Through time there as been much written about women and their masochistic passion to connect with men who hurt them – and lets face it, that is every man as he tries to free himself of the claustrophobic love of a woman – of all the wonderful literature and lyrical ways this mystery has been examined The Stranger Song is just about my favourite. The dance between the woman and her lovers in this song is chilling. She doesn’t want them to lose what makes them ‘Man” and yet that is the elusive concept that can’t be grasped. The song opens with a lamentation on the similarities of men this woman attracts into her shelter. She gathers men promising to give up bad habits, weaknesses, traits in themselves they don’t understand, have no language for but know they want removed. Eventually they will all leave to return to their supposedly hated vices. Her love can’t cure them, they can’t find their answers in their arms. She will notice a highway curling up like smoke above his shoulder. He will leave her, and she will turn to the next, hoping he will be transformed by her love. These chilling words round out her always already experience:
And then Leaning on your window sill, he’ll say one day you’ve caused his will to weaken with your love and warmth and shelter.
And then taking from his wallet, an old schedule of trains, he’ll say I told you when I came I was a stranger. I told you when I came I was a stranger.
Follow me the wise man said, but he walked behind.
This song about the dark side of the quest for enlightenment is a pure masterpiece. See what I mean about LC being at his best when he’s lost? The journey to enlightenment – whatever that means for you – is a dark night of horrors, your path scattered with destroyed relationships, wounded family members, lost friendships and ignored beauty. The journey is not a pretty one; it’s not called The Dark Night of the Soul for no reason. LC captures this journey perfectly in this song.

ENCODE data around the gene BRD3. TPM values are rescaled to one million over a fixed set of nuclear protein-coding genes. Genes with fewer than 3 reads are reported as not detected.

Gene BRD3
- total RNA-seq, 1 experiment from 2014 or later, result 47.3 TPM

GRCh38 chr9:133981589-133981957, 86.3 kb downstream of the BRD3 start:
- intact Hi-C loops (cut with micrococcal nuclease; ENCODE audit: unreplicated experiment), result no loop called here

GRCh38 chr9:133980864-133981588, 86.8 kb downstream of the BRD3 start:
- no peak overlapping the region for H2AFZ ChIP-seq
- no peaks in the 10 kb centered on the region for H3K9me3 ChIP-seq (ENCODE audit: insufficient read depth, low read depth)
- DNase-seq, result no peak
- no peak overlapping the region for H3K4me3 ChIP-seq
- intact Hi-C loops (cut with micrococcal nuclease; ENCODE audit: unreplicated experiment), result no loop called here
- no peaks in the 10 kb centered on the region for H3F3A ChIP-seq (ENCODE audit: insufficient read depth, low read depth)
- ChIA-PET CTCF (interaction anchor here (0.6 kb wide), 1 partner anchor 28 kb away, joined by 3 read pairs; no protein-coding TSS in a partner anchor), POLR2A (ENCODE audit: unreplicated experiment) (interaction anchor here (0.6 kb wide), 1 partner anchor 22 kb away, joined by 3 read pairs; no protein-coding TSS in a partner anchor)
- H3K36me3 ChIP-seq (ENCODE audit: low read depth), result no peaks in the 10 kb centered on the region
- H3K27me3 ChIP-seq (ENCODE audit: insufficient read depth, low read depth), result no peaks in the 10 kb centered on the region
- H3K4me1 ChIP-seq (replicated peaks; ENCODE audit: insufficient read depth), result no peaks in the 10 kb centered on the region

Oh teachers are my lessons done, I cannot do another one.
They laughed and laughed and said well child, are your lessons done.
Are your lessons done.
Are your lessons done.
My final favourite from this album is this chilling love song about obsession, lust, fear and hatred in relationships. The dance between these two lovers who can’t find their way to each other, only to the perpetual torture of each other, is shocking to say the least. This is a love that could freeze an Eskimo, to recite a cliché from the song itself. This is a song laced with the horrors of the deeper aspects of the psyche. A cheating lover. A much-loved guru committing suicide. One’s childish attempts to be noticed going unrecognised. Sleepless nights. Public humiliation. The end of the song holds our purest and most recognisable horror. After all that they put each other through, he asks to come back to her:
I suppose that he froze when the wind took your clothes, and I guess he just never got warm
But you stand there so nice, in your blizzard of ice, please let me come into the storm.
Leonard Cohen knows how to extract the sting of life’s experiences and put them into a song for us. Included on this album is the great So Long Marianne, Sisters of Mercy and One of us Cannot be wrong – all great LC songs that have been reproduced by so many and loved by so many more. I’ll end this post with another of the best songs from this stunning album.